In cases where mass effect is present, decompressive craniectomy is usually performed to relieve the associated intracranial hypertension.[ 5 ] In our case, the surgeon did not perform decompressive craniectomy because there was no evidence of mass effect neither preoperatively nor intraoperatively.

The complications of nonmissile pTBI are limited to the penetration trajectory pathway, unlike missile injuries which usually involve cavitation and thermal effects.[ 3 , 10 ] There are known early and late complications associated with nonmissile pTBI.[ 6 ] Early complications include parenchymal contusions, tract hematoma, dural tears associated with cerebrospinal fluid leak, infection, and direct blood vessels injury.[ 3 , 18 ] Late complications include development of pseudo-aneurysms, foreign body migration, arteriovenous fistula, and seizures.[ 17 ] In our case, the patient developed transient blurry vision in the left eye, which might or might not be attributed to the surgery because preoperatively detailed history and clinical examination were unfeasible. Otherwise, the patient did not develop any other early or late complications.

The outcome of the patients after nonmissile pTBI is mainly dependent on initial admission GCS, pupil size, and the initial CT scan findings.[ 10 ] Initial GCS <5 is usually associated with marked neurological function compromisation and poor prognosis. Brain stem involvement on the initial CT scan also has poor prognosis and is mostly fatal.[ 6 , 13 ] In the present study, the patient’s initial GCS was six, which is above the severity’s cutoff point, and the initial CT scan has not shown any brainstem involvement.

CONCLUSION

Following standard recommendations in the management of pTBI which includes applying the ATLS protocol in ER, acquiring the needed preoperative neuroimaging studies, avoiding moving the penetrating object till patient shifted to OR, and finally performing a planned stepwise surgical intervention through craniotomy may yield an excellent functional recovery, especially in children despite an otherwise grave initial presentation and apparently profound brain injury.

Declaration of patient consent

Patient’s consent not required as patient’s identity is not disclosed or compromised.

Financial support and sponsorship

Nil.

Conflicts of interest

There are no conflicts of interest.

References

1. Alafaci C, Caruso G, Caffo M, Adorno AA, Cafarella D, Salpietro FM. Penetrating head injury by a stone: Case report and review of the literature. Clin Neurol Neurosurg. 2010. 112: 813-6

2. Borkar SA, Garg K, Garg M, Sharma BS. Trans orbital penetrating cerebral injury caused by a wooden stick. Surgical nuances for removal of a foreign body lodged in cavernous sinus. Childs Nerv Syst. 2014. 30: 1441-4

3. Chen L, Bao Y, Liang Y, Wang Y, Jiang J. Surgical management and outcomes of non-missile open head injury: Report of 44 cases from a single trauma centre. Brain Inj. 2016. 30: 318-23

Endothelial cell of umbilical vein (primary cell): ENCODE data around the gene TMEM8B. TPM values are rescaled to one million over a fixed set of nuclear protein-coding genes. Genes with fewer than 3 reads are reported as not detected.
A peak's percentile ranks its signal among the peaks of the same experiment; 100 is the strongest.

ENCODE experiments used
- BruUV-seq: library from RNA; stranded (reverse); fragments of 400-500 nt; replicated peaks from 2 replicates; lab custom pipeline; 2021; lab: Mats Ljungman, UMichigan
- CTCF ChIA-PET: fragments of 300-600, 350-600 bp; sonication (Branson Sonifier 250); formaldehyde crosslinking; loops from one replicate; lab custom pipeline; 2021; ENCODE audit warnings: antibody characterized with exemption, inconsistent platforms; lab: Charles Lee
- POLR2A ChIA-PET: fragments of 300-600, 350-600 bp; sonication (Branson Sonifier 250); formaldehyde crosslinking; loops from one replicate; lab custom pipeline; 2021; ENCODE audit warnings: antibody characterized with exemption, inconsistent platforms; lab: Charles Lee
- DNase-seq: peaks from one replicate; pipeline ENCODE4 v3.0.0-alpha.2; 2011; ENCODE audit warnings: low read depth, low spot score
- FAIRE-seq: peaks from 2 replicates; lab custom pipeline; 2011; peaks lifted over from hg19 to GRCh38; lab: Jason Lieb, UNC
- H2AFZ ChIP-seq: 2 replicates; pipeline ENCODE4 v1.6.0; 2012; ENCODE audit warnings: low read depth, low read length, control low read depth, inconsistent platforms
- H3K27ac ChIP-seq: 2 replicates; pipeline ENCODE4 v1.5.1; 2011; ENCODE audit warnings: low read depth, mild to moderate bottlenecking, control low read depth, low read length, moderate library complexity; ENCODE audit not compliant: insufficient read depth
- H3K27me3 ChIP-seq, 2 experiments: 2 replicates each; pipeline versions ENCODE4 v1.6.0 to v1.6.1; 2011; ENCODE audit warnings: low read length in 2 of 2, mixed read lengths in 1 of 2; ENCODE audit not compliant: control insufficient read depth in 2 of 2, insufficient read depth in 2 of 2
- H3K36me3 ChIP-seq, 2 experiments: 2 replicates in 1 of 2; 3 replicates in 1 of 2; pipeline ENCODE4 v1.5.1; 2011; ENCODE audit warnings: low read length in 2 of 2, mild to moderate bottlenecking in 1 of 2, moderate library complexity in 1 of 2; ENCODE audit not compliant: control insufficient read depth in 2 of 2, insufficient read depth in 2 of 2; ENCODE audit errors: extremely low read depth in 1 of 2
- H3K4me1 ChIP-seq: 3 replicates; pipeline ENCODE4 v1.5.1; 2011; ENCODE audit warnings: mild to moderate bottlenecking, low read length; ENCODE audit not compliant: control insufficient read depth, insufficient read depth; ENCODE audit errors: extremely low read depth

4. de Holanda LF, Pereira BJ, Holanda RR, Neto JT, de Holanda CV, Filho MG. Neurosurgical Management of Nonmissile Penetrating Cranial Lesions. World Neurosurg. 2016. 90: 420-9

5. Dore-Duffy P, Wang S, Mehedi A, Katyshev V, Cleary K, Tapper A. Pericyte-mediated vasoconstriction underlies TBI-induced hypoperfusion. Neurol Res. 2011. 33: 176-86

6. Drosos E, Giakoumettis D, Blionas A, Mitsios A, Sfakianos G, Themistocleous M. Pediatric nonmissile penetrating head injury: Case series and literature review. World Neurosurg. 2018. 110: 193-205

7. Esposito DP, Walker JP. Contemporary management of penetrating brain injury. Neurosurg Q. 2009. 19: 249-54

8. Gökçek C, Erdem Y, Köktekir E, Karatay M, Bayar MA, Edebali N. Intracranial foreign body. Turk Neurosurg. 2007. 17: 121-4

9. González AL, Marín AG, Garijo JA, Mengual MV. Penetrating head injury in a paediatric patient caused by an electrical plug. Childs Nerv Syst. 2006. 22: 197-200

10. Kazim SF, Shamim MS, Tahir MZ, Enam SA, Waheed S. Management of penetrating brain injury. J Emerg Trauma Shock. 2011. 4: 395-402

11. Kobayashi M, Seto A, Nomura T, Yoshida T, Yamamoto M. 3D-CT highly useful in diagnosing foreign bodies in the paraesophageal orifice. Nihon Jibiinkoka Gakkai Kaiho. 2004. 107: 800-3

12. Koné N, Souleymane I, Koné B, Sissoko D, Tokpa V, Kleib A. About an observation of a child penetrating brain injury by knife. Open J Mod Neurosurg. 2021. 11: 267-71

13. Li XS, Yan J, Lui C, Luo Y, Liao XS, Yu L. Nonmissile penetrating head injuries: Surgical management and review of the literature. World Neurosurg. 2017. 98: 873.e9-25

14. Mackerle Z, Gal P. Unusual penetrating head injury in children: Personal experience and review of the literature. Childs Nerv Syst. 2009. 25: 909-13

15. Mandavia DP, Qualls S, Rokos I. Emergency airway management in penetrating neck injury. Ann Emerg Med. 2000. 35: 221-5

16. Schreckinger M, Orringer D, Thompson BG, La Marca F, Sagher O. Transorbital penetrating injury: Case series, review of the literature, and proposed management algorithm. J Neurosurg. 2011. 114: 53-61

17. Vakil MT, Singh AK. A review of penetrating brain trauma: Epidemiology, pathophysiology, imaging assessment, complications, and treatment. Emerg Radiol. 2017. 24: 301-9

18. Zyck S, Toshkezi G, Krishnamurthy S, Carter DA, Siddiqui A, Hazama A. Treatment of penetrating nonmissile traumatic brain injury case series and review of the literature. World Neurosurg. 2016. 91: 297-307

Leave a Reply

Your email address will not be published.